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“Evil” can be defined as intentionally behaving, or causing others to act, in ways that demean, dehumanise, harm, destroy, or kill innocent people (Zimbardo,2004). When reflecting on the definition of evil the question arises as to whether ordinary people, like you or I, have the capacity to commit “evil” acts? This is the primary question that I will explore within this piece of work, which is important given the news of wars, terrorism and acts of hatred committed around the globe every day. In this essay, I will firstly reflect on the psychological explanations for evil, then relate this to modern day examples and finally consider how harmony could be promoted.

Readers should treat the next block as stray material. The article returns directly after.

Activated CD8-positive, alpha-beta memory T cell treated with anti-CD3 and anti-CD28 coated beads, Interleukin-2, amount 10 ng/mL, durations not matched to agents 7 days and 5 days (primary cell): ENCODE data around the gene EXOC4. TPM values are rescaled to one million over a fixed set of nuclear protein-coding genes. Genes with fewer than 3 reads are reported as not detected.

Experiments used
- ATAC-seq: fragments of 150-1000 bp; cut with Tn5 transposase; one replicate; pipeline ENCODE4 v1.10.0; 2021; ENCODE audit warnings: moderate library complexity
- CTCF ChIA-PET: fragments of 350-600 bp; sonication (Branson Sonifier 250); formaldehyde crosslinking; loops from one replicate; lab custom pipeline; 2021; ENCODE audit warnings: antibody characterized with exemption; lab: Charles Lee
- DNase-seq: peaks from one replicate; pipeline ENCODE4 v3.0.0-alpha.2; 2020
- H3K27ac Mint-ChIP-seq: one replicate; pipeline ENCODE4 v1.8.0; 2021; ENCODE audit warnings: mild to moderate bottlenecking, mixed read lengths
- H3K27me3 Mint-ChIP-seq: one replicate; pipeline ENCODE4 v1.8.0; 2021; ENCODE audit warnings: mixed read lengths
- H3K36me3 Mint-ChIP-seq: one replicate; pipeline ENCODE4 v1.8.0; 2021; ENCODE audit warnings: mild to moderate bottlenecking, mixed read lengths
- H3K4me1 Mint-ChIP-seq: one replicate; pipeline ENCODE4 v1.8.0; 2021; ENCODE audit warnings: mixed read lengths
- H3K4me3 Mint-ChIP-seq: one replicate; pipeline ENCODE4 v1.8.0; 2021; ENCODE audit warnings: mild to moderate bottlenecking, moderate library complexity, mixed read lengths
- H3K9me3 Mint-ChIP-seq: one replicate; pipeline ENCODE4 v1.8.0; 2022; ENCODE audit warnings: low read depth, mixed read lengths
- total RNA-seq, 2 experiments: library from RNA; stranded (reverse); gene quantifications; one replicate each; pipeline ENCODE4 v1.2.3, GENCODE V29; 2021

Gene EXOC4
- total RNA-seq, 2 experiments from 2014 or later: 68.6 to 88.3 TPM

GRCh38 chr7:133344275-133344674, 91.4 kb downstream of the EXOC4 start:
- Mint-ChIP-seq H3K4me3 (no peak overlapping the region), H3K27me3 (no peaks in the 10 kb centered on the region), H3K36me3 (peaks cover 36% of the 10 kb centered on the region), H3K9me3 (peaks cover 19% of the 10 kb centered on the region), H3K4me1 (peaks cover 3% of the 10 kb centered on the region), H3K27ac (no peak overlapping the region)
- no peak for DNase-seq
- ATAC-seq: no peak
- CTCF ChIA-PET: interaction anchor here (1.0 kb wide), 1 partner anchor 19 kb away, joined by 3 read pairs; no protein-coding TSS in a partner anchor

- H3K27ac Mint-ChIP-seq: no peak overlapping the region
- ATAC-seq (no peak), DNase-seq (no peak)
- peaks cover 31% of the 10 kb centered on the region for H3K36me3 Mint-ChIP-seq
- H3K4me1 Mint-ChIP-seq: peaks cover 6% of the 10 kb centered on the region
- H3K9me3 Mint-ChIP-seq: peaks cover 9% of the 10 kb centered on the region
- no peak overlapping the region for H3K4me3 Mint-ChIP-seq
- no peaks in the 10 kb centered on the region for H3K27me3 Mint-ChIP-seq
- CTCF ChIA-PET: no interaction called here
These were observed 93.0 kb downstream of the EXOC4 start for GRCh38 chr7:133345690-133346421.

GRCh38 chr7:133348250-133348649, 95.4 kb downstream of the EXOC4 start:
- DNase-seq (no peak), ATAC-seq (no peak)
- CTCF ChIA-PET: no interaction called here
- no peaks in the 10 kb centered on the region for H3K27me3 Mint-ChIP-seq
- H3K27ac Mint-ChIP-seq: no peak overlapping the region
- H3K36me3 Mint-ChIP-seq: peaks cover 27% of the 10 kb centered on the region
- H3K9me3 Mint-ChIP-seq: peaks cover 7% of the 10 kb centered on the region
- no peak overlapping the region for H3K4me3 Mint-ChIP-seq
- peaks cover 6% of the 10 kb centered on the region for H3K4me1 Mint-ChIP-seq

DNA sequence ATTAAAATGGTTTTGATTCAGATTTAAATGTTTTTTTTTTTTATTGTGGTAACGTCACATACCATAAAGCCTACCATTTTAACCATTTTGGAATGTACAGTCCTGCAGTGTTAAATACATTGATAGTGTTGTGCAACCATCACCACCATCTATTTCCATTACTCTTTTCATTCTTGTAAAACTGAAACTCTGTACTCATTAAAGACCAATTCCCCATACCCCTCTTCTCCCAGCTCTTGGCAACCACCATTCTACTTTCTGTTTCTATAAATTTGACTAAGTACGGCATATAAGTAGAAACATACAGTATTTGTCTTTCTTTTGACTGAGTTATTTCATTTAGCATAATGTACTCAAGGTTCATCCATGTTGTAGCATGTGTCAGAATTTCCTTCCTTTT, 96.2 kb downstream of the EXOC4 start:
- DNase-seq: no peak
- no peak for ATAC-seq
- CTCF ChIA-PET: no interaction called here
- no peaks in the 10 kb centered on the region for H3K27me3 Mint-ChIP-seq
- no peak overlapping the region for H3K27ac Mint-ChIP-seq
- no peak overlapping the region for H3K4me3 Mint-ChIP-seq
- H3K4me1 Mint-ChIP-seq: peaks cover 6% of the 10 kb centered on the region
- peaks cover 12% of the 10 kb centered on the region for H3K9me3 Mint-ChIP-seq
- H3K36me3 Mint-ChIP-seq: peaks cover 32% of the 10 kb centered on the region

To contextualise this essay, in 2015, the murder rate rose in England and wales by 11%, knife crime by 9% and sexual offences by a staggering 29% in the same year. In a time of austerity, where there are financial cuts to government run organisations, such as the police force and the NHS, this seems particularly worrying. However, this is far from new phenomena, in fact, evil acts have been committed by humans since time began. At the turn of the 20th century, Nazi Germany and its allies were the perpetrators of mass murder and genocide resulting in around fifteen million deaths during the Holocaust period.  This was proceeded by years of hostility towards certain ethnic groups and the persecution of people based solely on their backgrounds who were blamed for the unfortunate events in society i.e. Hyperinflation in Western Germany in the year of 1923 and the failure of the German army in WWI. This is demonstrated by the extract of Hitlers autobiographical book ‘Mein Kampf’ (My Struggle) “Was there any form of filth or crime…without at least one Jew involved in it. If you cut even cautiously into such a sore, you find like a maggot in a rotting body, often dazzled by the sudden light – a Jew.” The above quote demonstrates the level of hatred Adolf Hitler was spreading even in 1923 when this book was published.  Reflecting on this extract begs the question as to how can one man have had such control over so many and result in him commanding millions to kill? Could it be that Nazi Germany was just an organisation full of naturel born killers, or was there some something else going on?